13 episodes

The Sanibel-Captiva Conservation Foundation (SCCF) connects you to nature through conversations with our scientists and educators who are dedicated to our mission to protect and care for Southwest Florida's coastal ecosystems.

land. water. wildlife‪.‬ SCCF

    • Science

The Sanibel-Captiva Conservation Foundation (SCCF) connects you to nature through conversations with our scientists and educators who are dedicated to our mission to protect and care for Southwest Florida's coastal ecosystems.

    Coastal Resilience & Everglades Restoration

    Coastal Resilience & Everglades Restoration

    Complementing our previous episode on the Everglades, this podcast focuses on the concept of coastal resilience and its importance in Florida in the face of changing natural and human-driven conditions. The discussion evolves to explore how the Everglades can be viewed through a resilience lens, and why the vast wetland ecosystem is a key component to the future environmental health of the state.

    Guests include SCCF Coastal Resilience Manager Carrie Schuman, PhD, and SCCF Environmental Policy Director Matt DePaolis.

    • 33 min
    How Everglades Restoration Impacts Our Water Quality

    How Everglades Restoration Impacts Our Water Quality

    SCCF Environmental Policy Director Matt DePaolis and Policy Intern Katie Gretter explore the connection between Everglades restoration and water quality. Hosted by SCCF Communications & Marketing Manager Denise Blough, the conversation delves deeply into how vital restoring the River of Grass is to the health of our waters.

    • 36 min
    SCCF Scientists Re-Cap Record-Breaking 2020 Sea Turtle Nesting Season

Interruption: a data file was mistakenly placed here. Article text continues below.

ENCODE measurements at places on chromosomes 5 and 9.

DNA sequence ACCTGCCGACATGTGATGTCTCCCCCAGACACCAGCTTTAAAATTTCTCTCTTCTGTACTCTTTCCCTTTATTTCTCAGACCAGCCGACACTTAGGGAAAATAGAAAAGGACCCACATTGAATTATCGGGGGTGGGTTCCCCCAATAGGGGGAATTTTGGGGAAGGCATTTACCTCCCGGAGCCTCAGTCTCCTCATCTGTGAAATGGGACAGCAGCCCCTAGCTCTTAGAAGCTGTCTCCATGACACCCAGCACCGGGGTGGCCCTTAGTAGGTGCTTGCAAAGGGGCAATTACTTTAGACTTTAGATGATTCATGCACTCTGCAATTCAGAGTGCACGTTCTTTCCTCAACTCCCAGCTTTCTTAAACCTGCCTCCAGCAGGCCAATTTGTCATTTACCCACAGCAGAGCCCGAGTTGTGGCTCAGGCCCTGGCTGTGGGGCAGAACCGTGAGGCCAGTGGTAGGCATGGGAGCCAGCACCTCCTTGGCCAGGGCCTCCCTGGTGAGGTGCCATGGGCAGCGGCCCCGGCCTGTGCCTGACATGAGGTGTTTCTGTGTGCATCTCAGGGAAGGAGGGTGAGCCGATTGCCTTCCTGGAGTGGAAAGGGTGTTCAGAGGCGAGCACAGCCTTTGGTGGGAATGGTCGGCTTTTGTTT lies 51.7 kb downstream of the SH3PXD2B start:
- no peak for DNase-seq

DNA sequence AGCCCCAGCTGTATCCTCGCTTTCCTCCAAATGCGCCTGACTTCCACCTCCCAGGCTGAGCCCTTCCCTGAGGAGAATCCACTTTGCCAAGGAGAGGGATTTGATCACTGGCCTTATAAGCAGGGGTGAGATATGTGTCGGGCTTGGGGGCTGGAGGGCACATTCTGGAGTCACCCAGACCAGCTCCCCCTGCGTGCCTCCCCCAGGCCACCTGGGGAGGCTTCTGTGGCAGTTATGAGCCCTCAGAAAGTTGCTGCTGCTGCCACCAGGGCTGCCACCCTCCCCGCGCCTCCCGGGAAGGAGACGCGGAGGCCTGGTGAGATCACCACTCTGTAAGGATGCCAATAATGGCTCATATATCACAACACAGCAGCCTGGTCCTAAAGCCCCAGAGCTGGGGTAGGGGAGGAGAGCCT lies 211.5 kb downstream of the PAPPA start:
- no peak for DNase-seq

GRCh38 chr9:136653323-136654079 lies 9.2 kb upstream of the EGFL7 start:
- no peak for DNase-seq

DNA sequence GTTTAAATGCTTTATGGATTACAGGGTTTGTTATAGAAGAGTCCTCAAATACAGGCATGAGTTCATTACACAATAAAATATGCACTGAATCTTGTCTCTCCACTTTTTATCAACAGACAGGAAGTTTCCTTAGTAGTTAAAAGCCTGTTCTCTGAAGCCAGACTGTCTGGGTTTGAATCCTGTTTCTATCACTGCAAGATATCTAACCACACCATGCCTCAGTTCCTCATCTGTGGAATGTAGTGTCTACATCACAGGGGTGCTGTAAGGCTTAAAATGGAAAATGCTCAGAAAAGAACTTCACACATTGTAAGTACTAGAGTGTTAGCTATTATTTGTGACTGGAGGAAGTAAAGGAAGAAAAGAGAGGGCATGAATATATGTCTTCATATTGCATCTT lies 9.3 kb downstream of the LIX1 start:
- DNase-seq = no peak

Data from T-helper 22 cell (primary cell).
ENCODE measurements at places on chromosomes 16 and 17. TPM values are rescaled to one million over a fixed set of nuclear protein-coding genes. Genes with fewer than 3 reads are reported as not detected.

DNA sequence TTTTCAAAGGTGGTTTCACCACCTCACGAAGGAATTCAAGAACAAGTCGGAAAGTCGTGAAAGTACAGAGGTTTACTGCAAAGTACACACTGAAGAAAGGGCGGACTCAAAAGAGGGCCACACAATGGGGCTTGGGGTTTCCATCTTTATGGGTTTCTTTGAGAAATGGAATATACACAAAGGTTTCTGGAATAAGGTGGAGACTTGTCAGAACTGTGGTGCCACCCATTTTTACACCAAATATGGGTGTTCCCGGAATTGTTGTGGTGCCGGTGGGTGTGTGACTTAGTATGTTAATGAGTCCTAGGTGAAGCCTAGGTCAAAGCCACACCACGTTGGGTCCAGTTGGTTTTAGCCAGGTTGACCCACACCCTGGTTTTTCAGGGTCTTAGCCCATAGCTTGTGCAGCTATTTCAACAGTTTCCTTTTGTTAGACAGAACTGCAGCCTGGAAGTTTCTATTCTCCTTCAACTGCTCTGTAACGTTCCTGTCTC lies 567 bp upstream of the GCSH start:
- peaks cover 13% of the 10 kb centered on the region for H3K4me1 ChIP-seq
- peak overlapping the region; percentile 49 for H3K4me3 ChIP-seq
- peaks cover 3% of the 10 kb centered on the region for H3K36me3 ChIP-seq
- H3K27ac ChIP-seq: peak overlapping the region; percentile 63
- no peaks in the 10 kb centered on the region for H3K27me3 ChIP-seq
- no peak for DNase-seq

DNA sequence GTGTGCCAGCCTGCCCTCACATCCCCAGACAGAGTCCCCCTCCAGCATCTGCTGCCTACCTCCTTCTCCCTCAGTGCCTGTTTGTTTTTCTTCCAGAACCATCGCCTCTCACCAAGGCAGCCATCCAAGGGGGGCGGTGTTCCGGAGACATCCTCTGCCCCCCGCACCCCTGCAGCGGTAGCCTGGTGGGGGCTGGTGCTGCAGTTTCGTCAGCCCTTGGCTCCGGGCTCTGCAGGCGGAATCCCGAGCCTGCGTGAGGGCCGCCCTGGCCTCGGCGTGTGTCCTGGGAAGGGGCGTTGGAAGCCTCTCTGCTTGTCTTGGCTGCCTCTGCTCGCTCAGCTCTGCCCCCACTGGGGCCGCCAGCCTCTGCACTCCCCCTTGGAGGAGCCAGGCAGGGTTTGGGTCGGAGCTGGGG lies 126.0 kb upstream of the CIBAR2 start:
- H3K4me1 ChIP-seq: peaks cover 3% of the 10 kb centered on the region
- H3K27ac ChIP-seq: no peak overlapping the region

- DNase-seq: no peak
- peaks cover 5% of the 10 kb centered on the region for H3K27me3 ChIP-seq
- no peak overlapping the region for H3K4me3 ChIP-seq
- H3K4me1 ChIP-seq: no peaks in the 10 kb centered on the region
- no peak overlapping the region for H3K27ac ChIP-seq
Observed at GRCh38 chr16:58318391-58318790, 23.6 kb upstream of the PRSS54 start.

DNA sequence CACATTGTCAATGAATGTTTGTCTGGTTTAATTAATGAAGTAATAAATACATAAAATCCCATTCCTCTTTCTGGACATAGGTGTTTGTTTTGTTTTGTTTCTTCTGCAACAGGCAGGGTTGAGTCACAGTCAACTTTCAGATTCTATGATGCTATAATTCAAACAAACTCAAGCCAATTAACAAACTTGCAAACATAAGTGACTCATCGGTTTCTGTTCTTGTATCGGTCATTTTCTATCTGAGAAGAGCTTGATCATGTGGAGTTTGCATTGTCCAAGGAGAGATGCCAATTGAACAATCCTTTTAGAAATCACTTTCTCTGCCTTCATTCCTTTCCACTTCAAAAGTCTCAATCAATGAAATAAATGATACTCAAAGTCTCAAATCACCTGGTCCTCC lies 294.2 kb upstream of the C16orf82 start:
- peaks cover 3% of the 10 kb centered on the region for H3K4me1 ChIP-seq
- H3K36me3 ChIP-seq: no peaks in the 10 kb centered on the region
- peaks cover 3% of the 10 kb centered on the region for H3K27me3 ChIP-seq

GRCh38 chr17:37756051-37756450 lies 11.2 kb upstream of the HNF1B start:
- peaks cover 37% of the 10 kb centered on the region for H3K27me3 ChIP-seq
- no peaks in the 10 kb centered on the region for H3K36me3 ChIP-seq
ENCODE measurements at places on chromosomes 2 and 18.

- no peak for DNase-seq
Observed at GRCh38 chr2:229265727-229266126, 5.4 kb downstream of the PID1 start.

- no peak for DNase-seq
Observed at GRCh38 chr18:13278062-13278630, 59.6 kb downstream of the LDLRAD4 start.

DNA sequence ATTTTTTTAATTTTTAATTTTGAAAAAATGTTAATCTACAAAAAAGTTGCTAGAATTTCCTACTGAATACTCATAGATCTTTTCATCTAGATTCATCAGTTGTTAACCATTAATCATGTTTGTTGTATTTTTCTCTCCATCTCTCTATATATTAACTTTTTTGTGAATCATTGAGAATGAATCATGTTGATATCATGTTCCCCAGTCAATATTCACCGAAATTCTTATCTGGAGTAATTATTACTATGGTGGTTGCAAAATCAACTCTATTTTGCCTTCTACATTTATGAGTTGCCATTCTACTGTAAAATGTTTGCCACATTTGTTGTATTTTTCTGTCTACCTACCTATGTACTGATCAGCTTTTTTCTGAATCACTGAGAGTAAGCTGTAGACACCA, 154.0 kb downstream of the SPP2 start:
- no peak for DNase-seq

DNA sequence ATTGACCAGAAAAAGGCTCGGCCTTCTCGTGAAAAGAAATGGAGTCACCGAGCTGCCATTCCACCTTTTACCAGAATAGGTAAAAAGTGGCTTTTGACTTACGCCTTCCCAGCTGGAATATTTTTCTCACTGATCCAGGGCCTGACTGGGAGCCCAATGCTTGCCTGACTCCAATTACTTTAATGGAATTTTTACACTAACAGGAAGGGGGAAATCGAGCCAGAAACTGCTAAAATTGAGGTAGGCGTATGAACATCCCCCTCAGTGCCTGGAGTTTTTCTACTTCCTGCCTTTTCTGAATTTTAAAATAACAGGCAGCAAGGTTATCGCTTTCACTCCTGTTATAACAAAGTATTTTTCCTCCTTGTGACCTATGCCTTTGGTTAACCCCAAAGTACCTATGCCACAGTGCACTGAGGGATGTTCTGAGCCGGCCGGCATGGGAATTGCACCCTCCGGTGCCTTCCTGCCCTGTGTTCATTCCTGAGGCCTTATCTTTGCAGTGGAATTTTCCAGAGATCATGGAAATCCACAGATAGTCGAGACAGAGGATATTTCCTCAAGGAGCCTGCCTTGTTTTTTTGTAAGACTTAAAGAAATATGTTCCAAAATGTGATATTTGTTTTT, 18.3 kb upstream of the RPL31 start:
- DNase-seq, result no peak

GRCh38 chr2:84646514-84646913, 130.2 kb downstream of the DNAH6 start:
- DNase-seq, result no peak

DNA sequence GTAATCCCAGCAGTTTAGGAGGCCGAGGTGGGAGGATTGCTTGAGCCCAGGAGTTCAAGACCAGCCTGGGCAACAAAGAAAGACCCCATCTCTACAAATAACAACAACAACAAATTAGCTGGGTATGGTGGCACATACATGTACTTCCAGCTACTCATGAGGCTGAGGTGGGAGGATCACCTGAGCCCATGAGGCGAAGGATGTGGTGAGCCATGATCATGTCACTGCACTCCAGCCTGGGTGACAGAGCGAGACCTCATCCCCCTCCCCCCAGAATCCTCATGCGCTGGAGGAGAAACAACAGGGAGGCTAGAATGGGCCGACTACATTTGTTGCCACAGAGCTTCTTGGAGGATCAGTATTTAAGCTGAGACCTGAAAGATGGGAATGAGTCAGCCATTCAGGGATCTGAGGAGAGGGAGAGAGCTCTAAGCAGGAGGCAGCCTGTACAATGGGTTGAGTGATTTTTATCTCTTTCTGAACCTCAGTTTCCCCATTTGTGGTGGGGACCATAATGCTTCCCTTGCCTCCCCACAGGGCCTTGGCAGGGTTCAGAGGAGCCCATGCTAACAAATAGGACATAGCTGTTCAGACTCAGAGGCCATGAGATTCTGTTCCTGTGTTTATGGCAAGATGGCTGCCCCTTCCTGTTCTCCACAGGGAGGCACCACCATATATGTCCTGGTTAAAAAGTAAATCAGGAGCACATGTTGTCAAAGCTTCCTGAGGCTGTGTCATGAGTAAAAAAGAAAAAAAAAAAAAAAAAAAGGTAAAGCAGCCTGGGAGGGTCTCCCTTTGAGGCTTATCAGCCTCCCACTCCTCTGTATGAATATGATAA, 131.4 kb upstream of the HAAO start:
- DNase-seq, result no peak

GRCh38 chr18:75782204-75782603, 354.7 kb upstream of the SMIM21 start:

SCCF Scientists Re-Cap Record-Breaking 2020 Sea Turtle Nesting Season

    Scientists from the Sanibel-Captiva Conservation Foundation (SCCF)'s Sea Turtle Program, including Coastal Wildlife Director Kelly Sloan, Research Associate Andrew Glinsky, and Biologist Jack Brzoza share highlights of the 2020 nesting season.

    As part of the SCCF team for the past three seasons, the trio talk about how this record-breaking nesting season compared to the previous two summers, which saw record-breaking hatchlings in 2019 and record-breaking fatalities due to the catastrophic red tide in 2018.

    They also re-cap some of the most memorable aspects of 2020, including numerous records broken by loggerheads and leatherbacks as well as the challenges of COVID-19 and major media attention. The team explains how SCCF's program relies upon more than 100 community volunteers and the cooperation of residents, visitors in businesses in making our beaches sea turtle friendly. And, you'll learn about their backgrounds and what drove their interest in working with sea turtles.

    • 48 min
    Why Releases from Lake O Would be Devastating Now

    Why Releases from Lake O Would be Devastating Now